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PIC16F628A Experiments


Here's the list of all the experiments I have posted on this blog. I have performed these experiments on my PIC16F628A development board.
(First read about my PIC16F628A Development Board)

  1. DIY PIC16F628A Development Board
  2. Experiment No. 1: Four-bit Binary Counter
  3. Experiment No. 2: Tact Switch and Seven-Segment Display Interface
  4. Experiment No. 3: HD44780 LCD Interface in 4-bit Mode
  5. Experiment No. 4: 1-Wire Interface with DS1820 Temperature Sensor
  6. Experiment No. 5: Multiplexed Seven-Segment Display
  7. Experiment No. 6: Read/Write Internal EEPROM
  8. Experiment No. 7: Timers and Interrupts
  9. Experiment No. 8: Hardware PWM to control LED Brightness
  10. Experiment No. 9: Digital Speed Control of DC Motor
  11. Experiment No. 10: UART Data Transfer to PC
  12. Experiment No. 11: Temperature Data Logger
  13. Experiment No. 12: Timer0 as Mains AC Frequency Counter       
More experiments will be added to this section in future.

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Contact less tachometer using PIC16F628A

Introduction
Tachometer is a device that gives you the information about the rotational speed of any shaft or disc. It usually measures the speed in revolutions per minute (RPM). Today we are going to make a simple tachometer that could measure the rotation speed of a disk without making any physical contact (that's why it is contact less) with the rotating object. The range of this tachometer is 0 - 9999 RPM and displays the RPM on a multiplexed 4-digit seven-segment display. Of course, we are going to do this project on our usual PIC16F628A development board.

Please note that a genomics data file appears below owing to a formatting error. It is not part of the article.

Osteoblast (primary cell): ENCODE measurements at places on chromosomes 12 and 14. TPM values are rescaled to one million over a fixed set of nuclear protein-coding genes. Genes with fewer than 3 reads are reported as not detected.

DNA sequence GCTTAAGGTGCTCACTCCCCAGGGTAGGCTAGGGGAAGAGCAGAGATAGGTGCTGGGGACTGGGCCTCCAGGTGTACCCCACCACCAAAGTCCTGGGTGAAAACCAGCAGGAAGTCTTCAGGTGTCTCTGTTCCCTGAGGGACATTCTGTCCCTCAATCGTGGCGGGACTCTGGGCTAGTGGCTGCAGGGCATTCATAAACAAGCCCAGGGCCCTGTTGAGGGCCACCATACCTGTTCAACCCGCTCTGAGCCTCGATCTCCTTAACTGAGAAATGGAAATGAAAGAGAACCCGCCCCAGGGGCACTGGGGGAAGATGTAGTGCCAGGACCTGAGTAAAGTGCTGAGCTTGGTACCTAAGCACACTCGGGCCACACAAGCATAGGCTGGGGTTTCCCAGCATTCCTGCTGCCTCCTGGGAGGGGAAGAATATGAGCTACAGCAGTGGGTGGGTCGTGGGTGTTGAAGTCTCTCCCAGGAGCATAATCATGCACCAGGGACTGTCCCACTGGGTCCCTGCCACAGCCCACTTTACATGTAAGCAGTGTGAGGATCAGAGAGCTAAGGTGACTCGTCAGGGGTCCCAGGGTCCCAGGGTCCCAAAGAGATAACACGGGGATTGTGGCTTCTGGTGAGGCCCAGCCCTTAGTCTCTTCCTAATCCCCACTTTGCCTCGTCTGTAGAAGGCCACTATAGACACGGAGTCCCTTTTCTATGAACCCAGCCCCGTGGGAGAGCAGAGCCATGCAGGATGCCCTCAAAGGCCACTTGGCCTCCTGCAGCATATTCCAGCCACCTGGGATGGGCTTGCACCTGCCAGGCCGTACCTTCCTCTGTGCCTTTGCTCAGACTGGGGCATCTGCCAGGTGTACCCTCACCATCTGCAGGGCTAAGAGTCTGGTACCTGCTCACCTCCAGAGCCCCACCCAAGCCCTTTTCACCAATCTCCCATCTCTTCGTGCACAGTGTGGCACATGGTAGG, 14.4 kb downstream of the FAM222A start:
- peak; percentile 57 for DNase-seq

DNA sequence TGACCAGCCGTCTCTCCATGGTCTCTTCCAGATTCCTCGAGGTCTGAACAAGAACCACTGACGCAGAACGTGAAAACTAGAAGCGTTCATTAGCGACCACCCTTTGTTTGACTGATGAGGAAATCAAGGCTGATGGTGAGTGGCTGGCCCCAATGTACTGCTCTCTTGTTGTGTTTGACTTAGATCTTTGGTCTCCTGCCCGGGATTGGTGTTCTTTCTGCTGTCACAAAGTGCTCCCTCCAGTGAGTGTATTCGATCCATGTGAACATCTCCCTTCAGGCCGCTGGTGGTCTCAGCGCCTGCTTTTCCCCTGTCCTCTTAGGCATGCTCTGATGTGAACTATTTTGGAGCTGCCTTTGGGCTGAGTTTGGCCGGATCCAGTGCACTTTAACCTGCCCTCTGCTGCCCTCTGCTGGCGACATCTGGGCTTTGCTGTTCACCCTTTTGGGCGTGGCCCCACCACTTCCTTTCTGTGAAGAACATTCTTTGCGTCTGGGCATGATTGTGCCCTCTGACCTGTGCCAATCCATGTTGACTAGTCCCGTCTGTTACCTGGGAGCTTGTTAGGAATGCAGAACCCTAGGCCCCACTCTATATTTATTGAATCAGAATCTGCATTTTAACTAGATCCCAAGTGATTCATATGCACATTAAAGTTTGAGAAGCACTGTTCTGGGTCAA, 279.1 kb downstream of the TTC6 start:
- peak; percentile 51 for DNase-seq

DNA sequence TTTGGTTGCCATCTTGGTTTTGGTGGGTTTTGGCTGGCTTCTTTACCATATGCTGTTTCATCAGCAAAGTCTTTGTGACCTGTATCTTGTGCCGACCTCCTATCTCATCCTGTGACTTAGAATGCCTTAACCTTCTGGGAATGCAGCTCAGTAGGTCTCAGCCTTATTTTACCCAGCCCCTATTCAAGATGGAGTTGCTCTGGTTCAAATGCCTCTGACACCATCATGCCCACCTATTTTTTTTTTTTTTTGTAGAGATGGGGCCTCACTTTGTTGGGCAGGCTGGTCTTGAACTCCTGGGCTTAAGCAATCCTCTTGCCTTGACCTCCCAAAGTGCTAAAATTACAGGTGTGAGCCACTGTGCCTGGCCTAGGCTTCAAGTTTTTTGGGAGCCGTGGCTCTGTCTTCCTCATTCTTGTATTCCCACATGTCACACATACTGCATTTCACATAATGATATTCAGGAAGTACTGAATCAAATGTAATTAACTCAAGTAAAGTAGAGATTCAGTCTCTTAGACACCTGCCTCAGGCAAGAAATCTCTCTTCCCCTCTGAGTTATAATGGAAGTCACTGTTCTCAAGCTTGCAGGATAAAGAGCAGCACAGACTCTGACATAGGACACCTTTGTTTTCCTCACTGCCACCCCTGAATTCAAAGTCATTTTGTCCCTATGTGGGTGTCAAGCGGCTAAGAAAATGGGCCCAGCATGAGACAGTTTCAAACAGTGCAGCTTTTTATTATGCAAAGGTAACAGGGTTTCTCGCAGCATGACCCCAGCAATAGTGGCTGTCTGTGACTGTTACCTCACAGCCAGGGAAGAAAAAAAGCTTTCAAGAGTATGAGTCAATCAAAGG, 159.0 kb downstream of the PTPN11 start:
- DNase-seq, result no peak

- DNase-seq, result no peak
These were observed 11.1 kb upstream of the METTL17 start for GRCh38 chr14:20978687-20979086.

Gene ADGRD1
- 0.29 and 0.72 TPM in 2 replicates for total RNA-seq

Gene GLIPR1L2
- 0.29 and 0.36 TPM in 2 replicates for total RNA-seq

Infrared sensor
Contact-less measurement of RPM will be achieved through an IR sensor. An IR diode will send a beam of infrared towards the rotating disc, and any reflected pulse will be received by a photo diode. The resistance of a photo diode drops drastically when exposed to infrared. An infrared is reflected by a white surface and absorbed by the dark ones. The test disc for this project is shown below. You can see the …

Experiment No. 2 : Push Button and Seven Segment Display Interface

In this experiment, we will program the PIC16F628A as an UP/DOWN Decade Counter. The count value will be displayed on a Seven-Segment Display and will be incremented/decremented by two push buttons on the board.

Experimental Setup:
The board has built in interface for a multiplexed 4-digit seven segment display (HS-5461AS2 from www.futurlec.com).We will select only one digit by connecting a Digit Select pin to Vcc, as shown in figure below. A black jumper wire is used for this purpose. The seven segments will be driven through PORTB (already wired on the board). Connect Push Buttons (PB3 and PB4) to RA1 and RA0 female headers using jumper wires.


PIC16F628A Development Board

The development board we are going to make for our experimental microcontroller PIC16F628A will look like this. Here are the features it is going to have:
Access to all I/O pins through female header pins4 Push Buttons for Input4 LEDs for OutputAn LCD Interface PortA 4-digit Seven-Segment Display InterfaceLCD Backlight Switch and Contrast AdjustmentICSP Programming (Very Important)